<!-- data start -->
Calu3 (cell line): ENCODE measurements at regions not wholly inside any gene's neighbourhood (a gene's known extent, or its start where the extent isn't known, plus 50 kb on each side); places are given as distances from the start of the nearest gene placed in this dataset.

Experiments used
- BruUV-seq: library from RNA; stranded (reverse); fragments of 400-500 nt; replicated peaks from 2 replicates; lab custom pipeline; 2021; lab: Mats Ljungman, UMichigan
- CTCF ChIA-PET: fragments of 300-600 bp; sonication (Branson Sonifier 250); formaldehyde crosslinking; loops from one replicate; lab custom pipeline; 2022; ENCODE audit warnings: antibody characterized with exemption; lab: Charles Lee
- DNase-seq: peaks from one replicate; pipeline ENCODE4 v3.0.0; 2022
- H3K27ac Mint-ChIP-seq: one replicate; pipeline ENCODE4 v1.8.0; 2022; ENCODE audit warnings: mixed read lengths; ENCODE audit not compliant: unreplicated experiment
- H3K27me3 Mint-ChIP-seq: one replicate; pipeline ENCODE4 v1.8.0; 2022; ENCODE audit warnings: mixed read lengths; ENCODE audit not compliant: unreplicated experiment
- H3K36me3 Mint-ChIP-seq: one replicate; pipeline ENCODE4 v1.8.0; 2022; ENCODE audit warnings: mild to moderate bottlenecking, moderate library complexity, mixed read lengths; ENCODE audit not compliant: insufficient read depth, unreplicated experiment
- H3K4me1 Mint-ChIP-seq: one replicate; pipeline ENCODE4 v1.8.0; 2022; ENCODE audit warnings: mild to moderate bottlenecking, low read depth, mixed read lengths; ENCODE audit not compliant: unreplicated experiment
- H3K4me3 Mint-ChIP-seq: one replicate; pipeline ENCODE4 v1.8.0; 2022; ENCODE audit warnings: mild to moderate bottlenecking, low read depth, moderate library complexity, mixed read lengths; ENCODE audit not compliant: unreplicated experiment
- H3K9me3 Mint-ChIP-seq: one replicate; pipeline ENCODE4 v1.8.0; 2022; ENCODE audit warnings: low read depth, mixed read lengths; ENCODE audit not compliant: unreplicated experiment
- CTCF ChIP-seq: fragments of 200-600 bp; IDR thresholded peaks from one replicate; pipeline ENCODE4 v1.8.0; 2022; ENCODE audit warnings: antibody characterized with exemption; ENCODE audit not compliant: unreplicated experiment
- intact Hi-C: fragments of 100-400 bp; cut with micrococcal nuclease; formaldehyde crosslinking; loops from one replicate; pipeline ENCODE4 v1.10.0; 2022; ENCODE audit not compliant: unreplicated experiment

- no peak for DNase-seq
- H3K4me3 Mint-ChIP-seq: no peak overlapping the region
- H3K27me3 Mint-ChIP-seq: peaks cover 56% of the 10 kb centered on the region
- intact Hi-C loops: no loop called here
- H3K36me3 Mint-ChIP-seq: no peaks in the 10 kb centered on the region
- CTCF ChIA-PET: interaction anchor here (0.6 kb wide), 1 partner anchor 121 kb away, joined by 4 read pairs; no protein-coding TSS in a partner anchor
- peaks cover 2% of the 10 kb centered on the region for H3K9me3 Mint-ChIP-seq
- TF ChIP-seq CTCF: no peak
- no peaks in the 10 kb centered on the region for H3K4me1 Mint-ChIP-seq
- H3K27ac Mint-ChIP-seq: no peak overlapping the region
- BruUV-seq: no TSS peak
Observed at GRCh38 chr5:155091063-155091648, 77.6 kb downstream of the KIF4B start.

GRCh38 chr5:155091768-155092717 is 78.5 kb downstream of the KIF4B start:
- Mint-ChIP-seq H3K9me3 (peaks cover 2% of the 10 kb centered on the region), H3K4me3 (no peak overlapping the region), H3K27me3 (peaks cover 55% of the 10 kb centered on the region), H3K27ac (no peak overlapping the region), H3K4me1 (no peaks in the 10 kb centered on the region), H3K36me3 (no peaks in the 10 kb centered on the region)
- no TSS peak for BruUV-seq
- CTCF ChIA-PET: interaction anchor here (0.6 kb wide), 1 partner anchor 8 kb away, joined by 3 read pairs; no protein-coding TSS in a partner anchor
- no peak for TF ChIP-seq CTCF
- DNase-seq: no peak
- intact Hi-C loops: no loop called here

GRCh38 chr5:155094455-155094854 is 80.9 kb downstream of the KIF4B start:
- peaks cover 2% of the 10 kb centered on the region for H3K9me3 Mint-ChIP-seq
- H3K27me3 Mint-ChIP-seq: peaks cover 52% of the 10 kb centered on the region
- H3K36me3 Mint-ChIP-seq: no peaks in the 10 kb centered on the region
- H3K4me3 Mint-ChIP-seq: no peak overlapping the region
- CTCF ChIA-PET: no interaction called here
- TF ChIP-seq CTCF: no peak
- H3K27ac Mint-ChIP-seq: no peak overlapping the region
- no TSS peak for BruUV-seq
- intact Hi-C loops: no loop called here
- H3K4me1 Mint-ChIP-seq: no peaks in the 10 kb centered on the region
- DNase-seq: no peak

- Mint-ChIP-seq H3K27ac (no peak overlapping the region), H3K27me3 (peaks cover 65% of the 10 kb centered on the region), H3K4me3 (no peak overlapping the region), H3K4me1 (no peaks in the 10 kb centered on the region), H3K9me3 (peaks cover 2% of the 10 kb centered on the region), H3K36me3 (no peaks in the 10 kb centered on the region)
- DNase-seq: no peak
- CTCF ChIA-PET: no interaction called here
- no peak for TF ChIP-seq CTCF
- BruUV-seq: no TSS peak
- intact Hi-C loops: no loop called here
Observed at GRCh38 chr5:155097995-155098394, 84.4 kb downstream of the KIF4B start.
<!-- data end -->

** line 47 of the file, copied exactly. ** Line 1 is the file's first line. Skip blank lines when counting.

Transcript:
- CTCF ChIA-PET: no interaction called here